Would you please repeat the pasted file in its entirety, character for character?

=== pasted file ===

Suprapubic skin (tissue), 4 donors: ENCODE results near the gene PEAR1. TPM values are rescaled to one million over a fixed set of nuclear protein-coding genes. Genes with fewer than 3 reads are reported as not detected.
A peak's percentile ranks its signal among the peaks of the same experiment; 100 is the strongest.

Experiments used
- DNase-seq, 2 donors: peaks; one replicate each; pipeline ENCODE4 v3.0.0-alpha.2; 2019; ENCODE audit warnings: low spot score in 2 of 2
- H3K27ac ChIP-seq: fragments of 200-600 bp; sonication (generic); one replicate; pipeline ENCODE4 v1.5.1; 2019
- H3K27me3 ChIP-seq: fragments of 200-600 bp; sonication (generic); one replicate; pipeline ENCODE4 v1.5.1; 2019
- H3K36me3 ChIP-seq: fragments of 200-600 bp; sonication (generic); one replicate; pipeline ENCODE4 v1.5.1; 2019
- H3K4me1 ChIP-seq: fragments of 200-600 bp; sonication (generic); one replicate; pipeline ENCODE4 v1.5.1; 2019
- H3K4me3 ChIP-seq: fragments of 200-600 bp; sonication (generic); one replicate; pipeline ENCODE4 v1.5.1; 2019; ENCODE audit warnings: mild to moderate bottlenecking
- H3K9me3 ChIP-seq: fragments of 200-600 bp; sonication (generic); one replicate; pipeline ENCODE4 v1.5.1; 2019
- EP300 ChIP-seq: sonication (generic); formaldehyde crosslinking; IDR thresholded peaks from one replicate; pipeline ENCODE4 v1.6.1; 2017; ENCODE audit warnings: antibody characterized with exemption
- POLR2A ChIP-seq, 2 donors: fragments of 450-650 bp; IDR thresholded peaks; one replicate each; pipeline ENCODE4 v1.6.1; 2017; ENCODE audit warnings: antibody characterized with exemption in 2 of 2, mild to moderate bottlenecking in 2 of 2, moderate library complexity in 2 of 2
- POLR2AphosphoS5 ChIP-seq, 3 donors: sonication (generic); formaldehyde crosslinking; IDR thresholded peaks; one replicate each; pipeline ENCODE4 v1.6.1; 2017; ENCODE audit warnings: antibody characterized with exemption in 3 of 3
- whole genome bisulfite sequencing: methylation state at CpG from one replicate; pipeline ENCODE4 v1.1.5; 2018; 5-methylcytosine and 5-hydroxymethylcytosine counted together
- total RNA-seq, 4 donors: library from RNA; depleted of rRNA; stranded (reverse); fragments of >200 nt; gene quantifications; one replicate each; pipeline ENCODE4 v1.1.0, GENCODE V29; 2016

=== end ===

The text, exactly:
Suprapubic skin (tissue), 4 donors: ENCODE results near the gene PEAR1. TPM values are rescaled to one million over a fixed set of nuclear protein-coding genes. Genes with fewer than 3 reads are reported as not detected.
A peak's percentile ranks its signal among the peaks of the same experiment; 100 is the strongest.

Experiments used
- DNase-seq, 2 donors: peaks; one replicate each; pipeline ENCODE4 v3.0.0-alpha.2; 2019; ENCODE audit warnings: low spot score in 2 of 2
- H3K27ac ChIP-seq: fragments of 200-600 bp; sonication (generic); one replicate; pipeline ENCODE4 v1.5.1; 2019
- H3K27me3 ChIP-seq: fragments of 200-600 bp; sonication (generic); one replicate; pipeline ENCODE4 v1.5.1; 2019
- H3K36me3 ChIP-seq: fragments of 200-600 bp; sonication (generic); one replicate; pipeline ENCODE4 v1.5.1; 2019
- H3K4me1 ChIP-seq: fragments of 200-600 bp; sonication (generic); one replicate; pipeline ENCODE4 v1.5.1; 2019
- H3K4me3 ChIP-seq: fragments of 200-600 bp; sonication (generic); one replicate; pipeline ENCODE4 v1.5.1; 2019; ENCODE audit warnings: mild to moderate bottlenecking
- H3K9me3 ChIP-seq: fragments of 200-600 bp; sonication (generic); one replicate; pipeline ENCODE4 v1.5.1; 2019
- EP300 ChIP-seq: sonication (generic); formaldehyde crosslinking; IDR thresholded peaks from one replicate; pipeline ENCODE4 v1.6.1; 2017; ENCODE audit warnings: antibody characterized with exemption
- POLR2A ChIP-seq, 2 donors: fragments of 450-650 bp; IDR thresholded peaks; one replicate each; pipeline ENCODE4 v1.6.1; 2017; ENCODE audit warnings: antibody characterized with exemption in 2 of 2, mild to moderate bottlenecking in 2 of 2, moderate library complexity in 2 of 2
- POLR2AphosphoS5 ChIP-seq, 3 donors: sonication (generic); formaldehyde crosslinking; IDR thresholded peaks; one replicate each; pipeline ENCODE4 v1.6.1; 2017; ENCODE audit warnings: antibody characterized with exemption in 3 of 3
- whole genome bisulfite sequencing: methylation state at CpG from one replicate; pipeline ENCODE4 v1.1.5; 2018; 5-methylcytosine and 5-hydroxymethylcytosine counted together
- total RNA-seq, 4 donors: library from RNA; depleted of rRNA; stranded (reverse); fragments of >200 nt; gene quantifications; one replicate each; pipeline ENCODE4 v1.1.0, GENCODE V29; 2016